Anthony was brought up as a Quaker in Adams, Massachusetts. Her strict upbringing and father’s passion of fighting against slavery led her to be a very strong and independent woman. Even though she was an average height and wore her hair neatly in a bun it didn’t mean she couldn’t fight for what was right. Anthony’s speech was full of advocacy, passion, and backed by a tremendous amount of support once word got around that someone was fighting for all women’s rights. What made her a powerful orator was her use of something that people could relate to and understand, for example the Constitution, or catering to women and their freedom. The timing of her arrest and speech gave way to an exceptional following of women and men across the country, which ca...
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... she gave in San Francisco during July of 1871. She said, “I declare to you that woman must not depend upon the protection of man, but must be taught to protect herself, and there I take my stand”. Her “stand” shows how little fear she has facing a nation full of men who like women to be subservient to them, not above or equal to them. She wants to take that “stand” to show women that times are about to change, that women will be able to rise to the occasion and say, vote, and do how they please.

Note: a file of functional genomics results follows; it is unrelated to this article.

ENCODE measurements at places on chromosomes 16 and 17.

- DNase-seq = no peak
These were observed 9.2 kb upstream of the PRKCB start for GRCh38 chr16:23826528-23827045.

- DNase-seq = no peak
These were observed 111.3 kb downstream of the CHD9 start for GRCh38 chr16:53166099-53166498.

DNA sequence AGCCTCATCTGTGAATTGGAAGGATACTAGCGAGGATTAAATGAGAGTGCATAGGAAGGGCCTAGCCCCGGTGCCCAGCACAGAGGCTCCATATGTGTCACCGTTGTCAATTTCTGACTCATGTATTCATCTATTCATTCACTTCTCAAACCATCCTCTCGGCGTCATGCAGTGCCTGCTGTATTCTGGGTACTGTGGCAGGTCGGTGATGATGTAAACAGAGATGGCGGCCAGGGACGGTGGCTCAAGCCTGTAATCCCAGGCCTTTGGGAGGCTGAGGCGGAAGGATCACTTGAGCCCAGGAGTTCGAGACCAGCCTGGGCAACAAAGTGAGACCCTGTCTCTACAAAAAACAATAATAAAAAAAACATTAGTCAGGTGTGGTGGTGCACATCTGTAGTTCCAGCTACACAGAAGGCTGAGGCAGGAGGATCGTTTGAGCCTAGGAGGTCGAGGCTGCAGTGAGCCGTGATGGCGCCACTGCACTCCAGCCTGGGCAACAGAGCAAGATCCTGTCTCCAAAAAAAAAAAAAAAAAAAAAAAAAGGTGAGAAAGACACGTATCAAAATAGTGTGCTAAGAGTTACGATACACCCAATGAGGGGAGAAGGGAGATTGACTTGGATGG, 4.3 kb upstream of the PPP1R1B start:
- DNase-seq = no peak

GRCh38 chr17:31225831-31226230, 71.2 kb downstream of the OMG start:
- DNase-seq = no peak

Harper, Ida Husted. The Life and Works of Susan B. Anthony. Vol. 3. Indianapolis: The Hollenbeck Press, 1908.
Ingalls, Zoe. "A University Salutes a Little-known Triumph of Susan B. Anthony," The Chronicle of Higher Education 47 (2000): 6, A72.
Sherr, Lynn. The Trial of Susan B. Anthony. Buffalo, N.Y.: Humanity Books, 2005.
"U.S. Constitution." n.d. Preamble.
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